There's one point that really worries me. Couple of weeks ago, the Economist warned:
In the long term, though, anti-immigrant hardliners are likely to suffer most. Latino voters are growing quickly in number (see article) and history suggests they will punish intolerant talk on immigration. Mark DiCamillo, a pollster, points out that California's Hispanics used to lean only slightly leftwards. In 1990, for example, they favoured Dianne Feinstein, the Democratic candidate for governor, over Pete Wilson, a Republican, by 53% to 47%. Then in 1994 came a ballot initiative, supported by Mr Wilson, which sought to make life much more difficult for illegal immigrants. Since then California's Latinos have favoured Democrats by a margin of between two-to-one and four-to-one.Today, Kimberly A. Strassel from WSJ's editorial board follows:
[F]or every base Republican who is gratified by talk of ID cards and border patrols, there's an entire family of Hispanic immigrants who are absorbing the mean language of "sanctuary cities," "lawbreakers" and "deportation." Many of these folks are religious, entrepreneurial, and true believers in the American dream; as such, they're the biggest new voting potential the Republican Party has seen in ages. But a growing number, just like those Catholics of yore, are angered by the recent rhetoric and wondering why they should pull a lever for any party that would go out of its way to tag their community as the source of America's problems.So, to cross the border illegally does not involve breaking the law? And the American dream means leaving your family, crossing the border illegally, working illegally, hoping everyone involved keeps a blind eye and finally the government changes things for the better by launching a big "naturalisation campaign" (or similar - I still prefer the term amnesty here.)? This is what the American Dream consists of? If so, I have to recalibrate my mind set. Hands down, most of the Hispanic immigrants are religious and entrepreneurial - but you can't call yourself neither if not obeying by the law in the first place.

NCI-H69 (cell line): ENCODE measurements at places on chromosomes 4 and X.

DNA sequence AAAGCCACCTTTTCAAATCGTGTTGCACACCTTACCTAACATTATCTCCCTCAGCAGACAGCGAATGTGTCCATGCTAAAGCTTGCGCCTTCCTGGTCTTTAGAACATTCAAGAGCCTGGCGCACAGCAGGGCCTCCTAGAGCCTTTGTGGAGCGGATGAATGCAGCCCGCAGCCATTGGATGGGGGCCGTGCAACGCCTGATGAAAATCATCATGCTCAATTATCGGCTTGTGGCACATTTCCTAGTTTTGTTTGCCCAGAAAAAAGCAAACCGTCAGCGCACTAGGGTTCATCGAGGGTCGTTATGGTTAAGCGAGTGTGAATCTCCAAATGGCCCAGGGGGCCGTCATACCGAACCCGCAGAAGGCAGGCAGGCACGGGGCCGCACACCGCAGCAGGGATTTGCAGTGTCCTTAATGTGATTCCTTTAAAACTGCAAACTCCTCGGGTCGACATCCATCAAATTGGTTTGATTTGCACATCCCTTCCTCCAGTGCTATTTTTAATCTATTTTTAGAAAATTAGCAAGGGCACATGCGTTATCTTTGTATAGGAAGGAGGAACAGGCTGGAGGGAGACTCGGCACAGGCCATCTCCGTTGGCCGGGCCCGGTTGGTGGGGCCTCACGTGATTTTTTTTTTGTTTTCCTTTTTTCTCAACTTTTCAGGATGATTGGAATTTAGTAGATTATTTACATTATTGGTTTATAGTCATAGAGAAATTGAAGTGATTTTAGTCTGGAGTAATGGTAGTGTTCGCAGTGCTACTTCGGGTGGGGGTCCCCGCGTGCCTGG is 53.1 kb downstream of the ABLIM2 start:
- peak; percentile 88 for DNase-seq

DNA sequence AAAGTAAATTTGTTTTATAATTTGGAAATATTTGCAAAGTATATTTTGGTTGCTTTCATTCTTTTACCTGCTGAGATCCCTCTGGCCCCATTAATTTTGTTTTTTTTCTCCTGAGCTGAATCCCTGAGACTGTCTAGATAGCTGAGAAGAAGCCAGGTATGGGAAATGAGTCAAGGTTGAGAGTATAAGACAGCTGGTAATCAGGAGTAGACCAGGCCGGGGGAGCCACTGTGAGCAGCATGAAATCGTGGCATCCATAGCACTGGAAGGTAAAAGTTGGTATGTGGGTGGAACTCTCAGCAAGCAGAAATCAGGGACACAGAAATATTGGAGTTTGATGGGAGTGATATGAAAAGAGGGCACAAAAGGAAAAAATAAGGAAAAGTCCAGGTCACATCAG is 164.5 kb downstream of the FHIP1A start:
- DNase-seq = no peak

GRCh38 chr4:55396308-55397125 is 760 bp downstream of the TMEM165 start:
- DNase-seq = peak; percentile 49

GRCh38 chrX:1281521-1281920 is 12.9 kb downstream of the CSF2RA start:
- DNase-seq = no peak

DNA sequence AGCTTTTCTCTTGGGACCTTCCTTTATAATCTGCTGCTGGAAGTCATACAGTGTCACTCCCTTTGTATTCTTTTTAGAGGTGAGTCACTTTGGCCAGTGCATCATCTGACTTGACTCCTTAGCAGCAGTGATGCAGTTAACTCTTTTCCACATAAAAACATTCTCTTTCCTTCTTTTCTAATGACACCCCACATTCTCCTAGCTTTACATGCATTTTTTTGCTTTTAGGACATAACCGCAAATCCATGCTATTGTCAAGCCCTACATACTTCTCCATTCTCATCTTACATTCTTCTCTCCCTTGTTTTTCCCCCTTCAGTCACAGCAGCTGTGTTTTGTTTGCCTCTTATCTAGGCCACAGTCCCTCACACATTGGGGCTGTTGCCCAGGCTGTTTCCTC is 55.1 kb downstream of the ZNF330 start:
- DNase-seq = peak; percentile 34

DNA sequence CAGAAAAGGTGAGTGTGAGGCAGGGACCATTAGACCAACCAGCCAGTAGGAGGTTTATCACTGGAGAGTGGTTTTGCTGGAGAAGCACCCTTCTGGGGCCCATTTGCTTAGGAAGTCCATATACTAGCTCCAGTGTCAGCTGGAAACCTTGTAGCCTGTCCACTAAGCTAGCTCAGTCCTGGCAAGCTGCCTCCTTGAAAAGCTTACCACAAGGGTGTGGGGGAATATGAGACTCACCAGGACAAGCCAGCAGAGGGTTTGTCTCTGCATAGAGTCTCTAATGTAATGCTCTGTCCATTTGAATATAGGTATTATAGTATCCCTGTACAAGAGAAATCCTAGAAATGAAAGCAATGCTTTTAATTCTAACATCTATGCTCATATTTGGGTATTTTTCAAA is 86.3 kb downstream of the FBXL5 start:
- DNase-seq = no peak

But what bothers me most is this idea not to ask whether something is right or wrong, but whether a large group of voters will react irresponsible. If Hispanic voters are really going to turn their back on those politicians who opposed the latest attempt of immigration reform - well, then be it. But I really doubt that. Plus, I doubt that it's a good idea to give the signal: "Hey, just threaten me a little and I'm doing what you want!".
A final point. In another piece, the Economist ranted:
[T]he immigration problem remains unsolved. The border enforcement system remains overwhelmed. Hostility to migrants remains high, even though large parts of the economy depend on migrant labour. Some 12m or more people are left toiling in the shadows, just as before, with many more to follow. The abject failure of this bill suggests any future efforts at reform will be similarly mired.All those problems exist. But none of them would have been targeted, let alone solved, by the immigration reform that failed in June. And if the perspective of getting legalization within a decade or so isn't a bold incentive for more illegal immigration, what is?